Hobbies upgrade your life. Unfortunately, far too many hobbies are too expensive. If you want to play a musical instrument or learn to dance, you must pay for lessons, which can get far too expensive for many of us.
However, hobbies don’t have to be expensive. Here are 60 cheap hobbies you can start with little to no money. Give them a chance and see what you like!
12 Free Hobbies To Consider
Some hobbies can be free. Here are twelve hobbies you can try if you have no money. Of course, this assumes you have some everyday items lying around the house, a computer, cell phone, and access to the internet.
Hiking is a great way to fill a weekend afternoon. It lets you get outside, commune with nature, and exercise while at it.
Most cities have small trails nearby that you can access for free. If you want the best views, you’ll need to pay for access to state and national parks.
Reading is free with a library card! Check out books on various topics and learn more about how the world works, or dive into a fictional world and take a much-needed break from reality.
You can even rent books for free on your Kindle with library apps.
Grab your keyboard and let your imagination soar! Spin a tale of warrior princesses battling an untold evil, or use your favorite shows as inspiration with fanfic.
Creative writing lets you get lost in a whole new world, and the best part is that it doesn’t cost anything. If you need some help getting started, you can always use creative writing prompts.
You don’t need a gym to work out. Try jumping jacks, squats, pushups, and crunches at home for a quick, free workout.
Working out is a great hobby because you reap the health benefits while staying occupied.
Learn a Language
Apps like Duolingo allow you to learn a new language for free. Take a few hours a day to study. You’ll be surprised at how quickly you learn!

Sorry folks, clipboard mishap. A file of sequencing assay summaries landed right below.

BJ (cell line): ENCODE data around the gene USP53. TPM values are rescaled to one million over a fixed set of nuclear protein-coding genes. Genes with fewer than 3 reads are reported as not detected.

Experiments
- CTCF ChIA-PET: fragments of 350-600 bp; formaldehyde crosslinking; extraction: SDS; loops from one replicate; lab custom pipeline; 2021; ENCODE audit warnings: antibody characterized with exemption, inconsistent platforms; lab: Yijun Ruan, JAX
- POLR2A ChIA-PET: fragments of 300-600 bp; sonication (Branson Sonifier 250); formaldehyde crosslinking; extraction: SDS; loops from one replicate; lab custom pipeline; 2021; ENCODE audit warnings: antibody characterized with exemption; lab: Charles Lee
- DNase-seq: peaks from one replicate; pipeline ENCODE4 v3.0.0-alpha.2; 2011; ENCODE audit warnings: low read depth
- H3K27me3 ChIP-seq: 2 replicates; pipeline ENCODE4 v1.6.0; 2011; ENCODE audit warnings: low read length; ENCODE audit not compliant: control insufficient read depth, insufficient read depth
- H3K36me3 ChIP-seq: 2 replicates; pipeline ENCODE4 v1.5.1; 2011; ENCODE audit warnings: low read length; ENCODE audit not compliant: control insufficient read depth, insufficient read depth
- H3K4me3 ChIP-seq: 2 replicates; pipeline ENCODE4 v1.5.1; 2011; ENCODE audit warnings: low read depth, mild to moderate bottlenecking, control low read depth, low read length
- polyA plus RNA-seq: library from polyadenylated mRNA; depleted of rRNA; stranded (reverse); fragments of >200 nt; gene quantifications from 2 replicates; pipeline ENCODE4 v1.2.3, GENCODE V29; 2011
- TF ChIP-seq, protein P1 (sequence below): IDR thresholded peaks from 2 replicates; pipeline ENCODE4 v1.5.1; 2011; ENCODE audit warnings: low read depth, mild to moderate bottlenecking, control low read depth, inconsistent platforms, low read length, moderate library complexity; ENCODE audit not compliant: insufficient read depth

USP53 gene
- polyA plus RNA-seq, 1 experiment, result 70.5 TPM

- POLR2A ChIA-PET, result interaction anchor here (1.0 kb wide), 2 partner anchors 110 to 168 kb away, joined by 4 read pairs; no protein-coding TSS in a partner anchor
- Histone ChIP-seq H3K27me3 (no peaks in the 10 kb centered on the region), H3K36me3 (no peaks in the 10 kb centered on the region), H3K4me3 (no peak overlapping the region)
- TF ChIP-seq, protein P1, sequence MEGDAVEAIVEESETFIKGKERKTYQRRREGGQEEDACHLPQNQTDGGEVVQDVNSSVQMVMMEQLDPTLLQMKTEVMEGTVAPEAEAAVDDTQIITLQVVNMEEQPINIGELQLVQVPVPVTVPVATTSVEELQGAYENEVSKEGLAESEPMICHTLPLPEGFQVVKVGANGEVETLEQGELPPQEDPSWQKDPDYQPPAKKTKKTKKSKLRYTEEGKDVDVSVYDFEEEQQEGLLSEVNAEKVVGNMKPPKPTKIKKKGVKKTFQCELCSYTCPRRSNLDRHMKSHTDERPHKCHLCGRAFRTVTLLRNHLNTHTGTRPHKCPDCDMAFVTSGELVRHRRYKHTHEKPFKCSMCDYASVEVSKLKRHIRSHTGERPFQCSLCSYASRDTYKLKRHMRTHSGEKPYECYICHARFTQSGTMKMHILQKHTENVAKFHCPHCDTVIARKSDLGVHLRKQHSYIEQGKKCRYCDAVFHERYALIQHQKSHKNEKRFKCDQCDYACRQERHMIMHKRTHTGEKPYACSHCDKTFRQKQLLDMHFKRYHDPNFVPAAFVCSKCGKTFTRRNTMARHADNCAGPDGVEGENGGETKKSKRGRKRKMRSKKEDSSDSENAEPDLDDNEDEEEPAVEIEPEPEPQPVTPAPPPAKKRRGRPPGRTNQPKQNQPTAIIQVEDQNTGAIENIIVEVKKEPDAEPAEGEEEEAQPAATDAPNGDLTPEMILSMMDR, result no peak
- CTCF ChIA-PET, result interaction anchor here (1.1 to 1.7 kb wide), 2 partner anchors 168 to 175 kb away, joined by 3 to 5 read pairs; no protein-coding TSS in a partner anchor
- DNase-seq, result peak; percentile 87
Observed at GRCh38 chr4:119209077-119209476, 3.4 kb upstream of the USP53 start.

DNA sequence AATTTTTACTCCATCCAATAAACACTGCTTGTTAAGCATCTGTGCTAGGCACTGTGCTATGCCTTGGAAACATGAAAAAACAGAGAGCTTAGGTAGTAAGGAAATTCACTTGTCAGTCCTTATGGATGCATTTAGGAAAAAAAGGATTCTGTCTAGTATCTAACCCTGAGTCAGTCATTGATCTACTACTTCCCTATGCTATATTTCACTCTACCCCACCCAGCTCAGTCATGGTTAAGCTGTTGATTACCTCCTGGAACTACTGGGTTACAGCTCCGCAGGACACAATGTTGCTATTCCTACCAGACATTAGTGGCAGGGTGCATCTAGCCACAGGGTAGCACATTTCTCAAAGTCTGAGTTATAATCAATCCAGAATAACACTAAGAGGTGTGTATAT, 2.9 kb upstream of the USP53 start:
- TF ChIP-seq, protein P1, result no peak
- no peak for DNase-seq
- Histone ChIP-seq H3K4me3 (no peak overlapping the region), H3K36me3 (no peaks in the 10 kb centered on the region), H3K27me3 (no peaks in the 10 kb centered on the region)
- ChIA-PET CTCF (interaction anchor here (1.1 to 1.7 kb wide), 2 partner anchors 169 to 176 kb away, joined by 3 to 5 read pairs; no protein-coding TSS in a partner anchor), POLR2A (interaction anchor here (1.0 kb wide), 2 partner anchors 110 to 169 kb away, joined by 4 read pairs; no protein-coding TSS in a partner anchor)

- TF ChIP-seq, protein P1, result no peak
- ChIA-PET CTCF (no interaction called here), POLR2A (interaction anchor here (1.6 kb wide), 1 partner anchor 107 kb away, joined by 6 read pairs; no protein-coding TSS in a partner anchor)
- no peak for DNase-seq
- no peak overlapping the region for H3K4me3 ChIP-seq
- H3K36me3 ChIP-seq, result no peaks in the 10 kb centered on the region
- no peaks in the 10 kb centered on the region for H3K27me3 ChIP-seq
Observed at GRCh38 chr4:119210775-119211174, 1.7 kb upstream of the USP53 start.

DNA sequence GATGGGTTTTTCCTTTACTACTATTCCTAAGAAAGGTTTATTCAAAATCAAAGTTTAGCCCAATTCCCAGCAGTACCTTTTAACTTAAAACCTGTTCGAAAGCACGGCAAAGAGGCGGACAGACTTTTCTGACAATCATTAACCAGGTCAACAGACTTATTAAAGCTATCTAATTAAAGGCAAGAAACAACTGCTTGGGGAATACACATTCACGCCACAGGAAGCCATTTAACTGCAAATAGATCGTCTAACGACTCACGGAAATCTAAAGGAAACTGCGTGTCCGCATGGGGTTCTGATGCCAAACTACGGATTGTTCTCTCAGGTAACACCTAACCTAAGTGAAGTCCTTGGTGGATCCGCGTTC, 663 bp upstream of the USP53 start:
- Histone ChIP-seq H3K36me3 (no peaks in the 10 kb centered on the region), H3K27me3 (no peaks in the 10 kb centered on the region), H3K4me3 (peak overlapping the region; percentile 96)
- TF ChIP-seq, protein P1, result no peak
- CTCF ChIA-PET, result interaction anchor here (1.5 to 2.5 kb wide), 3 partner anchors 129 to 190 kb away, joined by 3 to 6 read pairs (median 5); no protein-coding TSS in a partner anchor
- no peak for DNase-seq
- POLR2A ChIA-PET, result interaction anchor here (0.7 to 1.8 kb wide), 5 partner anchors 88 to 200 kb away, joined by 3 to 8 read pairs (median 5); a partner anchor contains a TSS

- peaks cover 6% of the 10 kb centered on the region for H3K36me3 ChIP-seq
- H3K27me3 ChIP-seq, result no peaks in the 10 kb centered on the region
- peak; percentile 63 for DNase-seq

If you need more resources, head to your local library to see if they have any reference books on your chosen language.
Do you have a few balls lying around the house? Why not learn to juggle?
Juggling takes balance and concentration, but it’s a great party trick if you learn to do it well.
All you need for meditation is yourself and a few quiet minutes. Become at one with the world and find inner peace by meditating every day without paying a thing.
Find a quiet space in your room or garden and explore your mind.
Why not donate your time to a worthy cause if you’re bored? Consider volunteering at an animal shelter to walk the dogs or with Habitat for Humanity to build shelters for people experiencing homelessness.
Charities everywhere could always use an extra hand; other than transportation, it’s completely free.
You likely have the ingredients for paper mache paste in your pantry and some old papers that would be perfect for modeling.
Mix some up and let your imagination soar. See what you can craft with these simple ingredients.
Video making seems like an expensive hobby, but you likely already have everything you need unless you want professional-quality videos.
Your smartphone takes decent videos, and you can use numerous free video editing software applications to add special effects. Microsoft offers Blender for free with its operating system, which allows you to edit like a professional. Why not record a scene and see what happens?